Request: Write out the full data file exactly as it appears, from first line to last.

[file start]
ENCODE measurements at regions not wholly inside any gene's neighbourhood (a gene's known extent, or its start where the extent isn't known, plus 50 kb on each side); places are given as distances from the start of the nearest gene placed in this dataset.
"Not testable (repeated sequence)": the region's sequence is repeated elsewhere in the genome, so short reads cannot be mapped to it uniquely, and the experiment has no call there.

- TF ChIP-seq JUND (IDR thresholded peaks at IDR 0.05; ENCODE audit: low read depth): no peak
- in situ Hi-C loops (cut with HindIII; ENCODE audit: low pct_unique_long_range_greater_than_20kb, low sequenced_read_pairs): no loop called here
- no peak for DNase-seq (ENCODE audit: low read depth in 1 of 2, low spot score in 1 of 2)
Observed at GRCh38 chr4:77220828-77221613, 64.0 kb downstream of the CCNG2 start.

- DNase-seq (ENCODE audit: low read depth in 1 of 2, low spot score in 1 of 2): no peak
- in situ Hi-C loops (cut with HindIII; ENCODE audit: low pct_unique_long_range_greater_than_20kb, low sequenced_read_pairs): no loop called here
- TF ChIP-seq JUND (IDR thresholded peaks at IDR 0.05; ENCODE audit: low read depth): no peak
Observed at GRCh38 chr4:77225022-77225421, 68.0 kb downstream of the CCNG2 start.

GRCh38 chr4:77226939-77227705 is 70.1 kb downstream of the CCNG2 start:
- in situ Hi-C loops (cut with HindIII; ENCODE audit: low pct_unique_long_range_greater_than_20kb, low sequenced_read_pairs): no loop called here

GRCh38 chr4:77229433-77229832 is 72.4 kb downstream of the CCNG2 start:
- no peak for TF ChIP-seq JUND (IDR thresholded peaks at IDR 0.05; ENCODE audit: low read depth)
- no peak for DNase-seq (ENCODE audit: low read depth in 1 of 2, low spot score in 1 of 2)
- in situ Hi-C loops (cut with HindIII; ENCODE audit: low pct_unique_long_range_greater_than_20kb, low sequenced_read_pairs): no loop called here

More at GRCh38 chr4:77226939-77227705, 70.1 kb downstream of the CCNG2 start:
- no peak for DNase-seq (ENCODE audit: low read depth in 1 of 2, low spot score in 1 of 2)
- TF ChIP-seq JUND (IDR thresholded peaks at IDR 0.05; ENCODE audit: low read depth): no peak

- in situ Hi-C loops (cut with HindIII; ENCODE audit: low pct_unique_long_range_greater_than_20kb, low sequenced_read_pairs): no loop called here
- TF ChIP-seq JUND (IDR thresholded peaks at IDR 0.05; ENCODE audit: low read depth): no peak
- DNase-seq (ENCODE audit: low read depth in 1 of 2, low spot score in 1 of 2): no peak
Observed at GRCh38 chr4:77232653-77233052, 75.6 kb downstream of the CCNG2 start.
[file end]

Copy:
ENCODE measurements at regions not wholly inside any gene's neighbourhood (a gene's known extent, or its start where the extent isn't known, plus 50 kb on each side); places are given as distances from the start of the nearest gene placed in this dataset.
"Not testable (repeated sequence)": the region's sequence is repeated elsewhere in the genome, so short reads cannot be mapped to it uniquely, and the experiment has no call there.

- TF ChIP-seq JUND (IDR thresholded peaks at IDR 0.05; ENCODE audit: low read depth): no peak
- in situ Hi-C loops (cut with HindIII; ENCODE audit: low pct_unique_long_range_greater_than_20kb, low sequenced_read_pairs): no loop called here
- no peak for DNase-seq (ENCODE audit: low read depth in 1 of 2, low spot score in 1 of 2)
Observed at GRCh38 chr4:77220828-77221613, 64.0 kb downstream of the CCNG2 start.

- DNase-seq (ENCODE audit: low read depth in 1 of 2, low spot score in 1 of 2): no peak
- in situ Hi-C loops (cut with HindIII; ENCODE audit: low pct_unique_long_range_greater_than_20kb, low sequenced_read_pairs): no loop called here
- TF ChIP-seq JUND (IDR thresholded peaks at IDR 0.05; ENCODE audit: low read depth): no peak
Observed at GRCh38 chr4:77225022-77225421, 68.0 kb downstream of the CCNG2 start.

GRCh38 chr4:77226939-77227705 is 70.1 kb downstream of the CCNG2 start:
- in situ Hi-C loops (cut with HindIII; ENCODE audit: low pct_unique_long_range_greater_than_20kb, low sequenced_read_pairs): no loop called here

GRCh38 chr4:77229433-77229832 is 72.4 kb downstream of the CCNG2 start:
- no peak for TF ChIP-seq JUND (IDR thresholded peaks at IDR 0.05; ENCODE audit: low read depth)
- no peak for DNase-seq (ENCODE audit: low read depth in 1 of 2, low spot score in 1 of 2)
- in situ Hi-C loops (cut with HindIII; ENCODE audit: low pct_unique_long_range_greater_than_20kb, low sequenced_read_pairs): no loop called here

More at GRCh38 chr4:77226939-77227705, 70.1 kb downstream of the CCNG2 start:
- no peak for DNase-seq (ENCODE audit: low read depth in 1 of 2, low spot score in 1 of 2)
- TF ChIP-seq JUND (IDR thresholded peaks at IDR 0.05; ENCODE audit: low read depth): no peak

- in situ Hi-C loops (cut with HindIII; ENCODE audit: low pct_unique_long_range_greater_than_20kb, low sequenced_read_pairs): no loop called here
- TF ChIP-seq JUND (IDR thresholded peaks at IDR 0.05; ENCODE audit: low read depth): no peak
- DNase-seq (ENCODE audit: low read depth in 1 of 2, low spot score in 1 of 2): no peak
Observed at GRCh38 chr4:77232653-77233052, 75.6 kb downstream of the CCNG2 start.